English Words That Are Becoming Archaic and Words That Are Not
Below we will look at 5 words in modern English, where some are rare, even near archaic, while others are not. They are:
We can examine each one and look at its meaning, and then see what has replaced it. As an aside comment, no dictionaries have caught up with this trend in English yet.
The word mustnít has been replaced with shouldnít. Just think of the last time youíve used mustnít (which may be never) and put in shouldnít and youíll immediately recognize that shouldnít is familiar and common. Iíve only heard mustnít in movies dating back to the 30s, 40s and perhaps 50s. But by the 1960s the use of this contraction for must not was rare. Oddly enough, the phrase must not is a common phrase for the directions on manufactured products. Take a look at a bottle of pills, or instructions for assembly of a manufactured items and you will find it. The words mustnít and shouldnít are close in their lexical definitions, but slightly different. The former is prescriptive while the latter is normative. This explains why must not is used to tell consumers the proper way to handle manufactured products. The word shouldnít indicates what is right to do. It thus deals with issues of what ought to be. By the way, ought is a close cognate of should. Why was there a gradual move away from using mustnít to shouldnít in English colloquial usage? It appears that mustnít is a somewhat more difficult to pronounce that shouldnít. Of course, thatís a purely subjective remark on my part. It does help though, to note that mustnít has two nasalizations in succession, e.g. the m and nít sounds, and making those sounds with your mouth is a more complex maneuver than the other word. Whatever the reason for its falling into disuse, mustnít is not used in common speech at all today.
The word mustíve is not rare or archaic. Iíve used in speech routinely and so have you. For example, take the following sentence:
Why didnít I get my notice of renewal? Sir, our renewal department mustíve forgotten to schedule your renewal plan.
You hear mustíve all the time, but not its negative cognate mustnít very much at all. This is odd, but not surprising. You see, shouldíve is not as closely related to mustíve as the pair/ shouldnít/mustnít. The verbal tense mustíve is no longer an imperative in colloquial speech. It has become a subjunctive in effect. It means what might be possible. While mustnít remains imperative. This can explain why it is being displaced by the normative shouldnít. This may be due to cultural changes over time with the way English-speaking people interact in speech. The tendency to shy away from telling others what they must do as opposed to telling them what they should do might play into why one word is displacing the other. Whatever may be the case, mustnít is on its last legs. Think of it, when is the last time anyone said mustnít to you in a conversation?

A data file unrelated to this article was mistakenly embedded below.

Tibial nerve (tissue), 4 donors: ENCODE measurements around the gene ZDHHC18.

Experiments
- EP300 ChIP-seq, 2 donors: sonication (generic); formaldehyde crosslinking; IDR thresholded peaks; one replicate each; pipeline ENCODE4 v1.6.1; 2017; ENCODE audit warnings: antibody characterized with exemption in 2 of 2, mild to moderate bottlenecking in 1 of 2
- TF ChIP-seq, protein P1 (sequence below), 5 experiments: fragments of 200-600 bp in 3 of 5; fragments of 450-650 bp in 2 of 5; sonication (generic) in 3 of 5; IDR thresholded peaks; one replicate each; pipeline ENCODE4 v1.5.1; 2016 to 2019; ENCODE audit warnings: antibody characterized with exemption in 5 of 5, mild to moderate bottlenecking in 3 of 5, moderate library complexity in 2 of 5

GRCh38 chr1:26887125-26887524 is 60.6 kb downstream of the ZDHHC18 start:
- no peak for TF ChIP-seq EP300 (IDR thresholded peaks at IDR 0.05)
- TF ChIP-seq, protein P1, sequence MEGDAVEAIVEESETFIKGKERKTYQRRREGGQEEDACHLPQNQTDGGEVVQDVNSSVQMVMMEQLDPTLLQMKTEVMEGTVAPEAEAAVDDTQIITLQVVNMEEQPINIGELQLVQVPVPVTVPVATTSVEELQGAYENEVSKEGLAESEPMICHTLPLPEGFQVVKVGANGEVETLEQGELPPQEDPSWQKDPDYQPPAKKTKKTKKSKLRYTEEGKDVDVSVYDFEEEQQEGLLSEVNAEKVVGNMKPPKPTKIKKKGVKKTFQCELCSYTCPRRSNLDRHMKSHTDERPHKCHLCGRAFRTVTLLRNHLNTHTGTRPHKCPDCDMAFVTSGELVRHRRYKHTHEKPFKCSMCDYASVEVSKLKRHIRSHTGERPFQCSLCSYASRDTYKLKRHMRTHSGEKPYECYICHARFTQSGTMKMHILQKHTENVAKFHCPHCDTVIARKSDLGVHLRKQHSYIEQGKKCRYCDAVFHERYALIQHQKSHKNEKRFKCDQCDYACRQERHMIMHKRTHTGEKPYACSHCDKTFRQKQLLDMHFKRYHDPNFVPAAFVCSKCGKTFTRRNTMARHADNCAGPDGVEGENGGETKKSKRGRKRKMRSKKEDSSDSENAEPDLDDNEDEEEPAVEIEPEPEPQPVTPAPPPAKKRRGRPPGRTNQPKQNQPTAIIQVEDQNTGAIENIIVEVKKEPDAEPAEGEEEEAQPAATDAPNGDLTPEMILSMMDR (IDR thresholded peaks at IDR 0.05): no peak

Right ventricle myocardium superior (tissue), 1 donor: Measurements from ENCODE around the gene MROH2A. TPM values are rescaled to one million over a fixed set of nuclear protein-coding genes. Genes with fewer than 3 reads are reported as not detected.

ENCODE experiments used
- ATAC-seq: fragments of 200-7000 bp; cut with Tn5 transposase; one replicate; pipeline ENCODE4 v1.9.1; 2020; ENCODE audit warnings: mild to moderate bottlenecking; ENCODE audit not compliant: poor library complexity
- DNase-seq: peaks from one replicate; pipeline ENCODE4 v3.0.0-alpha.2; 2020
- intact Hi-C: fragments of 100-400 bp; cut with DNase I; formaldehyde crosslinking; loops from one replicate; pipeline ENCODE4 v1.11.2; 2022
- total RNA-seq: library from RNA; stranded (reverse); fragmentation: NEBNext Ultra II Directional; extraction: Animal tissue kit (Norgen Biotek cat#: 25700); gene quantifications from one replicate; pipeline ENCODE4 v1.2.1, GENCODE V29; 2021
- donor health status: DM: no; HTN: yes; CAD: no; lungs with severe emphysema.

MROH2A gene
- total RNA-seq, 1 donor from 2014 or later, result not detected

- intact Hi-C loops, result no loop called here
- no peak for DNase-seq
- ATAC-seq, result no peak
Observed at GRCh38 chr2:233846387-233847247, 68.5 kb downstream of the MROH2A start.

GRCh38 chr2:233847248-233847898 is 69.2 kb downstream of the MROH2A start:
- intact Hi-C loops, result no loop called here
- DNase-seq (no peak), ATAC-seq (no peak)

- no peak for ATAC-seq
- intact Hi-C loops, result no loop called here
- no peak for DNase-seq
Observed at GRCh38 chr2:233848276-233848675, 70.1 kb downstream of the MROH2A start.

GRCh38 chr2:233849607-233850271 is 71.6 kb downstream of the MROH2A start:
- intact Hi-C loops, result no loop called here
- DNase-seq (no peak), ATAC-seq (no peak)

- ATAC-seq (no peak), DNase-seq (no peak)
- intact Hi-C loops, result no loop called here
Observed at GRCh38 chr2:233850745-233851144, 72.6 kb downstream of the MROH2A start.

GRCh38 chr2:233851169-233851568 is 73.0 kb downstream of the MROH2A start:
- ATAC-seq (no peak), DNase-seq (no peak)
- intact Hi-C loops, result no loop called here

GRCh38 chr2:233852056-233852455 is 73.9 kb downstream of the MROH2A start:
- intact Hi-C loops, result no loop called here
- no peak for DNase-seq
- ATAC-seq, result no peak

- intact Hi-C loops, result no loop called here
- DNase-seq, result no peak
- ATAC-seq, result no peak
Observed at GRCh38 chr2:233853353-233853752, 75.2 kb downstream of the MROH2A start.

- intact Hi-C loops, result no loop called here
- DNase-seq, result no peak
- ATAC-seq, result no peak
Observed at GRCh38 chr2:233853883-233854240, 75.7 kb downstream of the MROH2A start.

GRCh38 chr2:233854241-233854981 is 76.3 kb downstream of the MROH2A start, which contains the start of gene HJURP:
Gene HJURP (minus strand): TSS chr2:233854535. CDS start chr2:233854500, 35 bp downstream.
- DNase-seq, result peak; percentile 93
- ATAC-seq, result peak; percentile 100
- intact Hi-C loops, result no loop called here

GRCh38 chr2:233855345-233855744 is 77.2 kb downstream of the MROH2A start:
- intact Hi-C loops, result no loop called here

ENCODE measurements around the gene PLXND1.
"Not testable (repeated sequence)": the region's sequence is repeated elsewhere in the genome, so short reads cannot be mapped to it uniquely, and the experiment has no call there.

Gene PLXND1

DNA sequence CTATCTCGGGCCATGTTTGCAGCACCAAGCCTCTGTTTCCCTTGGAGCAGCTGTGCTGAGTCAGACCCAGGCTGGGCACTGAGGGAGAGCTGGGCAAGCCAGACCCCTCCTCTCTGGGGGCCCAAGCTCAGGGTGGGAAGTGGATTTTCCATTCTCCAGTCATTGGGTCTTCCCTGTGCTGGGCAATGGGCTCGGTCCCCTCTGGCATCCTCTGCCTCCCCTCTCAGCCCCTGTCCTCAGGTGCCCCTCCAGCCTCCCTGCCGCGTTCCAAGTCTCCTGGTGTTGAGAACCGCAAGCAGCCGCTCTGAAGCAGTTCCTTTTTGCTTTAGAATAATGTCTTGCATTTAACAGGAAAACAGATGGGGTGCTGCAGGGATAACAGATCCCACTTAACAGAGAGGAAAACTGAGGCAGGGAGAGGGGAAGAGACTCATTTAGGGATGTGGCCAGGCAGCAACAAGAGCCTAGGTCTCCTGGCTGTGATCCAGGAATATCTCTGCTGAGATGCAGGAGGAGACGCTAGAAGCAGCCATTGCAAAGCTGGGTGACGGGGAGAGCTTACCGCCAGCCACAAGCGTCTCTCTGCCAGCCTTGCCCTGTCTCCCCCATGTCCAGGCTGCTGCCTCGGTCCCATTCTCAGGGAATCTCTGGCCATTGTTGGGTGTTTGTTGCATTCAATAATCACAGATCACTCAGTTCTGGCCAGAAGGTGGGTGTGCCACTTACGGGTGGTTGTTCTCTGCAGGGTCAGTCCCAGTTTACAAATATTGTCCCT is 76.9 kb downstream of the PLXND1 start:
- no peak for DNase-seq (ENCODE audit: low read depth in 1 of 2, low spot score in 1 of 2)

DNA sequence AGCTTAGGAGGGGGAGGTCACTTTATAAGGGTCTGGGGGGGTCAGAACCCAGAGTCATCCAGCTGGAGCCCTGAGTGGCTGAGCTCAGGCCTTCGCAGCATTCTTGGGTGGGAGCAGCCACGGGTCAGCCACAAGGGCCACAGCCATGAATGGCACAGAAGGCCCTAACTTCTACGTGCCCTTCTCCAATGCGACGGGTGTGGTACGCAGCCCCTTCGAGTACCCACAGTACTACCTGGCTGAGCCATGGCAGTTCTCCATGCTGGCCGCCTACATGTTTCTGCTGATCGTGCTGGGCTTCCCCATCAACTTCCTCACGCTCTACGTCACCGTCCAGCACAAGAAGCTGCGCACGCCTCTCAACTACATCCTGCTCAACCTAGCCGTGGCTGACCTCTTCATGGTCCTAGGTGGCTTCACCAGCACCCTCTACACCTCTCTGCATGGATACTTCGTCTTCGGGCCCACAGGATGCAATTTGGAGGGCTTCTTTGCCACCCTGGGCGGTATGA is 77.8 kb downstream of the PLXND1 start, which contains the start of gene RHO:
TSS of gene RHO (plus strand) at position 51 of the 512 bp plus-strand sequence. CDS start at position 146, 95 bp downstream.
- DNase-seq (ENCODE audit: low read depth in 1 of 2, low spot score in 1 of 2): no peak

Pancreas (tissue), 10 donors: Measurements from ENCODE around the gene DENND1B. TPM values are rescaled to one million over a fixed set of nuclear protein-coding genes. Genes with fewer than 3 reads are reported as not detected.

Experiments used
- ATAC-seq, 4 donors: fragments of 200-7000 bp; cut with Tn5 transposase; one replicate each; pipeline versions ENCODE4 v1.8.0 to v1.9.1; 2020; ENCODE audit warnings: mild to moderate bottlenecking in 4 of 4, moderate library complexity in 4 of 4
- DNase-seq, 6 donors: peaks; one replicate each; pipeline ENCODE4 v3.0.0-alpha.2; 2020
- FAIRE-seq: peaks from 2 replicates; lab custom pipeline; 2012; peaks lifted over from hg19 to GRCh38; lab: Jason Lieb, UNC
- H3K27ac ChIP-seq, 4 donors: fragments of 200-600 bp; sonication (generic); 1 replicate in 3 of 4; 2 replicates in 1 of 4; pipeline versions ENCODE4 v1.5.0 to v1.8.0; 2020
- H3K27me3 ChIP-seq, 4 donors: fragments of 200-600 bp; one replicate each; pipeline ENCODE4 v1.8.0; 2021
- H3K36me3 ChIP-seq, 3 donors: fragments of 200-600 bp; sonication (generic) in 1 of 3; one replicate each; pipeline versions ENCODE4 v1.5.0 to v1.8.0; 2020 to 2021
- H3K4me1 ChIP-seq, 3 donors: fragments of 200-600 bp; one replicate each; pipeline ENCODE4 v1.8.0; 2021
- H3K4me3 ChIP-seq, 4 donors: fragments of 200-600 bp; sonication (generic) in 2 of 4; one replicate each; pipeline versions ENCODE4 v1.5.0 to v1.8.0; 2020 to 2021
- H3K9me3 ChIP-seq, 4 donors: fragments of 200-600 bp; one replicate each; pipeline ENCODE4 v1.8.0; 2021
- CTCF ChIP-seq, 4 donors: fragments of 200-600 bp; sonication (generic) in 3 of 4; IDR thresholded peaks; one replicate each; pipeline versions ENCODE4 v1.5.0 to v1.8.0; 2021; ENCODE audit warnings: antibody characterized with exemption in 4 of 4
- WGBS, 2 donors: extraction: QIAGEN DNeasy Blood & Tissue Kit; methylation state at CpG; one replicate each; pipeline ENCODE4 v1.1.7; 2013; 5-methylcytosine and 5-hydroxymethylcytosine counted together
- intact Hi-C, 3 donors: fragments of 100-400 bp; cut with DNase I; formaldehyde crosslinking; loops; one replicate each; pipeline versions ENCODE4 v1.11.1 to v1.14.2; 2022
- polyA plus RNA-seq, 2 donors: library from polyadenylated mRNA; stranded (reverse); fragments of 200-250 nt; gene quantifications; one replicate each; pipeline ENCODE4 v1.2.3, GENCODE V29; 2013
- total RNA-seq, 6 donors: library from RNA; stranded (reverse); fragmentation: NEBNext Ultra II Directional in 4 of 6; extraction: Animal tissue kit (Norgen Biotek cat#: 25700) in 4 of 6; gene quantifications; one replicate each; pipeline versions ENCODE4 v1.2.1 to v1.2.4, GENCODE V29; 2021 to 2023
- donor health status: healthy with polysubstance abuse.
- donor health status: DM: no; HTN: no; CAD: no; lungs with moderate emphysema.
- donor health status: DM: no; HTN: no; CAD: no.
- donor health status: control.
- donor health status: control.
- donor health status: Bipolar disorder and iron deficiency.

Neednít is being replaced by Donít have to in modern English parlance. Yes, we still hear Neednít occasionally. You might hear it, perhaps in speech or in formal settings like classroom instruction. It is much more likely that you will respond with Donít have to if you asked are the following question:
Would you like me to send you an email copy of this refund we will process to your account?
No, you donít have to.
Now, you could have said: No, you neednít do that. Since contractions are synchronic simplifications of speech in language you mostly likely would never have said: No, you need not do that.
The decline of the use of neednít is becoming true even in the world of British English speakers, from my experience conversing with British speakers. The reasons why? Again I can speculate that word is composed of two nasalized n consonants and seems much more difficult to enunciate than the phrase: Donít have to. This is no linguistic explanation I admit and donít claim to know really why poor little neednít is evanescing, but it is.
And now our penultimate candidate for extinction: aloud. This word is being replaced by the phrase out loud. We all know the ubiquitous LoL in text speech on cell phones. Yet, I believe the replacement of this word with out loud, began well before the invention of the cell phone. The terms are synonymous for sure. They mean the same thing. Interestingly, aloud requires less linguistic effort to enunciate than out loud. One phonetic sound as opposed to two, so why would one replace the other? I believe development of the use of the word out as a catch phrase for many expressions is why. We have phrases like get out, knock out, way out, get outta here, outta this worldÖand so on. It was a natural step that out loud emerged and thus supplanted aloud.
The use of Must as an intensifier, not an imperative has also become common in spoken English.† For example take the sentence below:
You must know this kind of profanity is not permitted at this company, either on the phone on in speech?
Here the word must is not being used as a command to the listener.† Though, it has an element of compelling the listener, it really is stressing a point.† The use of must to intensify an idea, point, or thought is quite common now.† This is much like the use of the verb love to do the same thing.† Here are examples youíll recognize:
I MUST see this movie, now that youíve told me about it.
This is a must see!
I just love nut crunch ice cream.
We must begin to cope with our lack of concern about water pollution.
The last one may, again seem like an imperative but actually, skirts the line between the two uses.† It could go either way.
There you have it, my take on our beautiful evolving language.